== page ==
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Roseroot is best absorbed when taken on an empty stomach, 20 minutes before breakfast/lunch

or 2 hours after a meal (Cuerrier & Ampong-Nyarko, 2015).  It is dosed starting at 100-150
mg/day and increased every 3-7 days by 100-150 mg to a max dose of 600 mg/day (Cuerrier &
Ampong-Nyarko, 2015). When used for depression as monotherapy individuals may need to
utilize 750 mg/day (Cuerrier & Ampong-Nyarko, 2015).  This herbal supplement can be utilized
as long as needed as a maintenance treatment for depression. There may be people who find an
increase in sensitivity and experience anxiety, jitteriness, or agitation (Cuerrier & Ampong-
Nyarko, 2015).
Roseroot is known to have a mildly stimulating effect. It does not cause addiction, habituation, or
withdrawal symptoms unlike prescription stimulants (Cuerrier & Ampong-Nyarko, 2015).  Due
to the stimulating effect, it is reasonable to reduce caffeine intake. There is some thought that
roseroot can increase fertility in childbearing age women (Cuerrier & Ampong-Nyarko, 2015).
Currently, there are no reported adverse interactions with pharmacological medications.
Individuals utilizing roseroot at high doses may experience adverse reactions just like
prescription medications. At high doses, individuals may experience insomnia, irritability,
vivid/lucid dreams, platelet aggregation and headaches (Aswathi, Venkateswaramurthy, &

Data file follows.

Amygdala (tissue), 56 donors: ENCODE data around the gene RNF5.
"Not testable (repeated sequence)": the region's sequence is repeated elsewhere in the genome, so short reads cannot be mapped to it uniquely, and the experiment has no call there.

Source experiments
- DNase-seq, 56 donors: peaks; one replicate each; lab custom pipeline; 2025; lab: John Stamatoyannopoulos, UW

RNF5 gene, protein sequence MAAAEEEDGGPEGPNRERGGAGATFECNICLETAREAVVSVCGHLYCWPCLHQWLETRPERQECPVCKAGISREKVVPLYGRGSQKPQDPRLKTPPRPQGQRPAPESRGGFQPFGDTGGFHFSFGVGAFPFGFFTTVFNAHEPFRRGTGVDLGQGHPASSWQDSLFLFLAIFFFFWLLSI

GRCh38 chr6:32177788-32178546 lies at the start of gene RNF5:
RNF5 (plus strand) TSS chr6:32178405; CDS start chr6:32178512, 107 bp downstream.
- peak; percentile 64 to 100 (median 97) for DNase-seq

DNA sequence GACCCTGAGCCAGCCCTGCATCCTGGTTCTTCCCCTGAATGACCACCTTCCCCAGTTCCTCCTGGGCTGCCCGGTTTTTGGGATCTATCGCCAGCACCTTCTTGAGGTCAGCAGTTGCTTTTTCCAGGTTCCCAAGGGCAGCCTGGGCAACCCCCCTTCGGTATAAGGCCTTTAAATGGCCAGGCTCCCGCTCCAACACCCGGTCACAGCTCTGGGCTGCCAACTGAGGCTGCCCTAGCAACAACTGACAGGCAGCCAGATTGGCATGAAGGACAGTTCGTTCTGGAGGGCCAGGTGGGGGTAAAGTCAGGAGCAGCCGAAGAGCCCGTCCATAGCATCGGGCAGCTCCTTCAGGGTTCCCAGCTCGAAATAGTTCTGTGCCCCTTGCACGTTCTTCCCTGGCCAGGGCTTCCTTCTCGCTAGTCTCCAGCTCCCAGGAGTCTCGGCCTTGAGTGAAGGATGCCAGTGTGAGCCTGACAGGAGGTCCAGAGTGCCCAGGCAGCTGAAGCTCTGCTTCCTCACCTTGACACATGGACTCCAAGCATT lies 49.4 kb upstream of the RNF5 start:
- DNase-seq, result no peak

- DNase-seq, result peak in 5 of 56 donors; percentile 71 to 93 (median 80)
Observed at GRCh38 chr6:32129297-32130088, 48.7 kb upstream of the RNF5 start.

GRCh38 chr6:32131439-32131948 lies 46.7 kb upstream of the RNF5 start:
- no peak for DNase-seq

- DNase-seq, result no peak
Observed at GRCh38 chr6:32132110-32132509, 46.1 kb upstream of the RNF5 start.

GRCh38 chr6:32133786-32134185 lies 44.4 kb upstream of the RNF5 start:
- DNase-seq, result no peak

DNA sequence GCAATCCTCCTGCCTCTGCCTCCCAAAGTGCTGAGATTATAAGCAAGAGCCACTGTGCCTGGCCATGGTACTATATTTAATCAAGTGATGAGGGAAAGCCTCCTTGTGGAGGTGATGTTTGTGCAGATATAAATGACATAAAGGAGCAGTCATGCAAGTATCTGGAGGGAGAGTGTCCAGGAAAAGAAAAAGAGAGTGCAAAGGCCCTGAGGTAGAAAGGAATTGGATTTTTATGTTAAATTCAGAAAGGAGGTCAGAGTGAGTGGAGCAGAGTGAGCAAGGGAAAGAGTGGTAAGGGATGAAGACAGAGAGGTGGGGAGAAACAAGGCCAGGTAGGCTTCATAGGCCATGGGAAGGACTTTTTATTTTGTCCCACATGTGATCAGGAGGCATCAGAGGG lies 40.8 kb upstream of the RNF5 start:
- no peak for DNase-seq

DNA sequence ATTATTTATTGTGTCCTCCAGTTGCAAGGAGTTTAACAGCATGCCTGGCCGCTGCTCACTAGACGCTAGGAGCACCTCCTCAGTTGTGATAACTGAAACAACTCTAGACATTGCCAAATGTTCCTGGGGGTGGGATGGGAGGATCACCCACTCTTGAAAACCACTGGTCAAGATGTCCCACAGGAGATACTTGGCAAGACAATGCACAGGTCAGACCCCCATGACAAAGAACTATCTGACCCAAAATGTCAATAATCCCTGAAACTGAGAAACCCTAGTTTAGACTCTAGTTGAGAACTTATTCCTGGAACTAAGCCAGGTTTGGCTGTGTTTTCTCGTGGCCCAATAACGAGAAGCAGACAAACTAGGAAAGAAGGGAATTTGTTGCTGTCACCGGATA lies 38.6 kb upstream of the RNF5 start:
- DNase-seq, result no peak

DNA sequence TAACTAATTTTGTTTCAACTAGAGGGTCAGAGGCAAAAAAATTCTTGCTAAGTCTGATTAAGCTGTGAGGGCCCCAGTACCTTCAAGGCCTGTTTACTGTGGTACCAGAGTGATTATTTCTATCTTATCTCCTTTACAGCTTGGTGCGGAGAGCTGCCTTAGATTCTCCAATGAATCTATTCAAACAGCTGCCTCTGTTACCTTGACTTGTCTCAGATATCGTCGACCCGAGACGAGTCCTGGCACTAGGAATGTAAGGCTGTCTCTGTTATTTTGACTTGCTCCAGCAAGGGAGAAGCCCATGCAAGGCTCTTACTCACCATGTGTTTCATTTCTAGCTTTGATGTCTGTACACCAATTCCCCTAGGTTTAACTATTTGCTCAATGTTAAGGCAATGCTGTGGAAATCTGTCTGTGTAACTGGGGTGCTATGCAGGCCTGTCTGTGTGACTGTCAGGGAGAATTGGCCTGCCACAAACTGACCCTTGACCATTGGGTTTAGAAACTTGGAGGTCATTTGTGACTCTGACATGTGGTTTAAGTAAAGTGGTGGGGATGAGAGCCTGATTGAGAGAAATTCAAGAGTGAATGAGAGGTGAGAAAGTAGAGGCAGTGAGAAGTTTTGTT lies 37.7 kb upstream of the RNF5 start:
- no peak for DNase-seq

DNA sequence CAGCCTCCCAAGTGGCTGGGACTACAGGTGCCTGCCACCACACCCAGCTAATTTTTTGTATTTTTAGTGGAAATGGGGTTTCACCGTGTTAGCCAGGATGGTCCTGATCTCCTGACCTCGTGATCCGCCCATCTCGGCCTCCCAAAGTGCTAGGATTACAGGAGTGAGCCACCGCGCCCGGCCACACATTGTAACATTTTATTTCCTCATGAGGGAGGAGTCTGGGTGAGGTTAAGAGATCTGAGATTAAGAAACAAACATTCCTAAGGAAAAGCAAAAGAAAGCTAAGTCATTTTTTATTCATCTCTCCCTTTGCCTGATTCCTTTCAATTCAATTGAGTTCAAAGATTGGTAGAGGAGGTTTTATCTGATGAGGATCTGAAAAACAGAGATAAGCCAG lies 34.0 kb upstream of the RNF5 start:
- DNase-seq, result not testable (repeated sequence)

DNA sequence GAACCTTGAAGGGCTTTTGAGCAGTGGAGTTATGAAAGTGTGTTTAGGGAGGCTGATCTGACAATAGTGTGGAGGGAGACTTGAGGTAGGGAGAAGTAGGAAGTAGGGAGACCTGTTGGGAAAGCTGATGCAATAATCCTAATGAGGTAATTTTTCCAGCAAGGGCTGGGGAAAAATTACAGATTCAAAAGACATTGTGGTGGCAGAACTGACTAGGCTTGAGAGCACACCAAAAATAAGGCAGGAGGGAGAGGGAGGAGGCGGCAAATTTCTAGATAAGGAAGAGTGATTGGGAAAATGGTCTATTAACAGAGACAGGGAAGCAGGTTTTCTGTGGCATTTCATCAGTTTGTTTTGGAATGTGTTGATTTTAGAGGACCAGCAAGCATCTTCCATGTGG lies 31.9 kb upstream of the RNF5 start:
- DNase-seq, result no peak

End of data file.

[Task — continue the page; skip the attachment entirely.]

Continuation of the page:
Kumar, 2019). Increased platelet aggregation may increase bruising in susceptible individuals. It
has also been found that roseroot extract can bind to estrogen receptors in the body and should
not be used in individuals with a family history of breast cancer (Aswathi, Venkateswaramurthy,
& Kumar, 2019).
Side effects can be a reason individuals decide to discontinue medications.  
Aswathi, T., Venkateswaramurthy, N., & Kumar, R. S. (2019). A Review on Relevance of
Herbal Medications for Psychiatric Patients. Research Journal of Pharmacy and
Technology, 12(7), 3151. doi: 10.5958/0974-360x.2019.00531.6

Cuerrier, A. (Ed.), Ampong-Nyarko, K. (Ed.). (2015). Rhodiola rosea. Boca Raton: CRC
Press, https://doi-org.proxy.libraries.uc.edu/10.1201/b17903 (Links to an external site.)
Ravindran, A. V., Balneaves, L. G., Faulkner, G., Ortiz, A., McIntosh, D., Morehouse, R. L.,
Ravindran, L., Yatham, L. N., Kennedy, S. H., Lam, R. W., MacQueen, G. M., Milev, R. V.,
Parikh, S. V., & CANMAT Depression Work Group (2016). Canadian Network for Mood and
Anxiety Treatments (CANMAT) 2016 Clinical Guidelines for the Management of Adults with
Major Depressive Disorder: Section 5. Complementary and Alternative Medicine
Treatments. Canadian journal of psychiatry. Revue canadienne de psychiatrie, 61(9), 576–587.